Though people are likelier to make an uninhibited post on a temporary social media platform such as Snapchat, viewers are no less likely to harshly judge them for it, according to a study by Business School Professor Leslie John.

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HBS researcher finds temporary social media eases inhibitions but not judgment

Yeah, it’s temporary, but you still might want to think twice before posting that.

That’s the message from new Harvard Business School research that looks at behavior on temporary social media platforms such as Snapchat and Instagram Stories. The research, published this week in the Proceedings of the National Academy of Sciences, compiled results from nine studies conducted online and on college campuses exploring what people were comfortable sharing on temporary platforms and how the posts were perceived.

The results, according to senior author Leslie John, Marvin Bower Associate Professor at the Business School, show that people are likelier to make an uninhibited post on a temporary platform, but that viewers are no less likely to judge them harshly.

John, who conducted the work with Reto Hofstetter and Roland Rüppell of the Università della Svizzera Italiana, said that the findings reflect a disconnect between the assumptions of the actor and the observer. The actor believes he or she is exercising good judgment by using a temporary platform to make a goofy post, while the observer’s reaction to the post is irrespective of platform.

“If you look goofy in your photos, the recipient thinks you have bad judgment. They don’t give you credit for having shared the image temporarily,” John said.

John noted that the research didn’t explore the potential benefits of posting on temporary platforms, such as the material’s shorter life span acting as a check on the number of people who see it. In addition, John said, though a less-inhibited post can deliver a blow to one’s perceived “competence” — a key factor by which we are judged — the study didn’t explore whether goofy posts could enhance our “warmth” in the eyes of others, another important factor in how we’re viewed.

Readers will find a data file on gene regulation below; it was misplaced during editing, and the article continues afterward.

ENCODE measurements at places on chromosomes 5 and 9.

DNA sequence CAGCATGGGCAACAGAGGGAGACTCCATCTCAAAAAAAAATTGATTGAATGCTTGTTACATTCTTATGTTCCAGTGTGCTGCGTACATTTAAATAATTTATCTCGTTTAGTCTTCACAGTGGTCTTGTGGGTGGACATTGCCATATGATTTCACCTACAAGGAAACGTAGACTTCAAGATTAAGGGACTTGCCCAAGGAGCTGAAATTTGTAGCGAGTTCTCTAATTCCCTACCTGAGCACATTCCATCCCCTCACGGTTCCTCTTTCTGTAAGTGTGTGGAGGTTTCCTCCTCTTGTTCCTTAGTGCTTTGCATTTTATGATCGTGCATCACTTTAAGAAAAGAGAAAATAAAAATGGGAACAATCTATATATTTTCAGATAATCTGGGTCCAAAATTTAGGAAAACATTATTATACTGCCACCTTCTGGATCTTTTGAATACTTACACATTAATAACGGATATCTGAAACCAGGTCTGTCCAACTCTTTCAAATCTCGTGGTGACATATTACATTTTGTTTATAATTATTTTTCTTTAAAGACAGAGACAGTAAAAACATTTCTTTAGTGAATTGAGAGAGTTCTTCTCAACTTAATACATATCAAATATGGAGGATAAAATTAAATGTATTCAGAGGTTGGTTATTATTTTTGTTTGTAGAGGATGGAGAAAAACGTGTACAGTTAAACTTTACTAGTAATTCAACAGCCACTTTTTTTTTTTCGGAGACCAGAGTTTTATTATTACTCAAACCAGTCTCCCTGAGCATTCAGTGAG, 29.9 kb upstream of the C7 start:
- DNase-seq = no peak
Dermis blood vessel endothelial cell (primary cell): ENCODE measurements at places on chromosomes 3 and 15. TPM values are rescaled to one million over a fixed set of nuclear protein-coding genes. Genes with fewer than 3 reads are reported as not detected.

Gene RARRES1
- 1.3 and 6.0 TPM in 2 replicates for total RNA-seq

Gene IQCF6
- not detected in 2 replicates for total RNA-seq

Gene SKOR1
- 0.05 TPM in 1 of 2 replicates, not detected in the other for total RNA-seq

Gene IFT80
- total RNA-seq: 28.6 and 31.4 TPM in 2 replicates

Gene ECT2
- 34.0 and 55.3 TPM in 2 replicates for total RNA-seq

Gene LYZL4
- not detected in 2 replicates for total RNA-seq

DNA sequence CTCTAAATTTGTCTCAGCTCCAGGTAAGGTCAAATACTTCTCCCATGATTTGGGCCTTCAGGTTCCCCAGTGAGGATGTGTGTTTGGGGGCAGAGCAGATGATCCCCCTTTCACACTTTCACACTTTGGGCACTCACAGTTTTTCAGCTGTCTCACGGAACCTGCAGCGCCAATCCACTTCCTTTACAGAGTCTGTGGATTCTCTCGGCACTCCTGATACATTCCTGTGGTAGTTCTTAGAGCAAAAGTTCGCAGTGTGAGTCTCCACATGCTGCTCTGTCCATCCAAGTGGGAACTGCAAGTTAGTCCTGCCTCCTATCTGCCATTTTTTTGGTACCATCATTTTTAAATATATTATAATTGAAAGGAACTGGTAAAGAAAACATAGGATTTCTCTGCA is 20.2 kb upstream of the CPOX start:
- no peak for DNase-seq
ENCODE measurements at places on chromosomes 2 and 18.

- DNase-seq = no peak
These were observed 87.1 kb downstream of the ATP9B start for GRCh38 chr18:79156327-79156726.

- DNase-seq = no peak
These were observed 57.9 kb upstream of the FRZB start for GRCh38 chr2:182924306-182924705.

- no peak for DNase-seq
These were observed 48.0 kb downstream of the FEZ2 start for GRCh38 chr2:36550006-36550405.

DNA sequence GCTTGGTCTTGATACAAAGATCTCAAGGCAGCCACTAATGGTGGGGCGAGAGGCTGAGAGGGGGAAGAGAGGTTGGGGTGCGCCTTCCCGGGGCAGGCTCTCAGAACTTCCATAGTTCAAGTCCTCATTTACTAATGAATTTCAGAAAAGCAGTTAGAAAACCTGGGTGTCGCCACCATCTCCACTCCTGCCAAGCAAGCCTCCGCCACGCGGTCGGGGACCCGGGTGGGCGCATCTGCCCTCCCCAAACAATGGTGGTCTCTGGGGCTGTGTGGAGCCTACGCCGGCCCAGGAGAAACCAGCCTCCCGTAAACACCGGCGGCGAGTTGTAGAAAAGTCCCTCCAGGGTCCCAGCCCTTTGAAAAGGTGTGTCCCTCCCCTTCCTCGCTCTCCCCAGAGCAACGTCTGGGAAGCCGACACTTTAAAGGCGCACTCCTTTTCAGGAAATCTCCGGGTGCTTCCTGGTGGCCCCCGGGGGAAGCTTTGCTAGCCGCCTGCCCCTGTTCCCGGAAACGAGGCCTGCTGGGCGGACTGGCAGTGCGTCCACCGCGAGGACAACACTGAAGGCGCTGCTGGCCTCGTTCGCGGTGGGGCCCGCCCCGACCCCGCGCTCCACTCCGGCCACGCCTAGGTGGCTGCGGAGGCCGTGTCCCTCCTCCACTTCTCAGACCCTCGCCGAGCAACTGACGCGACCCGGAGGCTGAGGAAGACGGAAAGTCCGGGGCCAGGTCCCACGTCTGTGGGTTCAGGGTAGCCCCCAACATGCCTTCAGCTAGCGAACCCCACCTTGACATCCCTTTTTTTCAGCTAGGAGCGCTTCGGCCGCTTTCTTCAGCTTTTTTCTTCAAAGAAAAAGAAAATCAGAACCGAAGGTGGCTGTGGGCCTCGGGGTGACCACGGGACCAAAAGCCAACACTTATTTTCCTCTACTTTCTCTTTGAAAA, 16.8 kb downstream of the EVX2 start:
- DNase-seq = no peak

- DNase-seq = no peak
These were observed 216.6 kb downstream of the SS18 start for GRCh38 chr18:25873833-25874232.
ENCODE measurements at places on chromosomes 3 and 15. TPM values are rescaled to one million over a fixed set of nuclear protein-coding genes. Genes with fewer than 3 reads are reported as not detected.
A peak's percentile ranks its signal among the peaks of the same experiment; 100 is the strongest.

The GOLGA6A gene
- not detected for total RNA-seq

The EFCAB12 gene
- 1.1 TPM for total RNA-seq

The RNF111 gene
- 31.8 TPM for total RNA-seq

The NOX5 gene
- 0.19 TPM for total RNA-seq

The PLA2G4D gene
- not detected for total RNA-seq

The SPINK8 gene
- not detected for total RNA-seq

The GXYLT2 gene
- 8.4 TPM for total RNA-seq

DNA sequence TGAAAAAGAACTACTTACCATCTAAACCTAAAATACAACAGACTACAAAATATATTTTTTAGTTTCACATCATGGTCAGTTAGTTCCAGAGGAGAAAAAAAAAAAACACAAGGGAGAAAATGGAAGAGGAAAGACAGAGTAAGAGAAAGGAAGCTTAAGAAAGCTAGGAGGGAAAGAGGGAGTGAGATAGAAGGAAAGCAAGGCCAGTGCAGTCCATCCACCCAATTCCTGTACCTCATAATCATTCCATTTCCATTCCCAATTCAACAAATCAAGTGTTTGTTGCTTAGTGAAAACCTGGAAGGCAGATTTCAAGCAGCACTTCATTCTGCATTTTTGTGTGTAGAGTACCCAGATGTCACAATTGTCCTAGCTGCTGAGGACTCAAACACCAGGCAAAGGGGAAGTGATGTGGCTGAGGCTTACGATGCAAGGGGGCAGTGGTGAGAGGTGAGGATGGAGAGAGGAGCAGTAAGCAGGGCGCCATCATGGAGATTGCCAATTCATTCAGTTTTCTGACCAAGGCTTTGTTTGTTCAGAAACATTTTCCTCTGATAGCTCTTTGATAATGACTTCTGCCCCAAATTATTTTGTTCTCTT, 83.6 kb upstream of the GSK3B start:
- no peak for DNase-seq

The research grew out of John’s interest in how privacy is affected by the permanence of the internet, and how users might navigate new wrinkles in our communications and relationships. There are multiple cases, she said, of people posting things they intend for a narrow audience and then getting in trouble — even fired — when they are viewed more broadly. In this day and age, momentary lapses in judgment can cause lasting harm. For example, 93 percent of hiring managers say that they check job candidates’ social media presence before making a decision, the study said.

“We all have digital skeletons in our closet that can come back to bite us,” John said. “It feels fleeting when we disclose, but digital disclosure is one of the most permanent kinds of disclosure.”

The moral of the story, she said, is that “temporary” shouldn’t be an excuse to not think hard about what you want others to see.

“Temporary sharing isn’t the panacea people think it is with respect to solving problems about disclosure online. Temporary sharing introduces its own new problems.”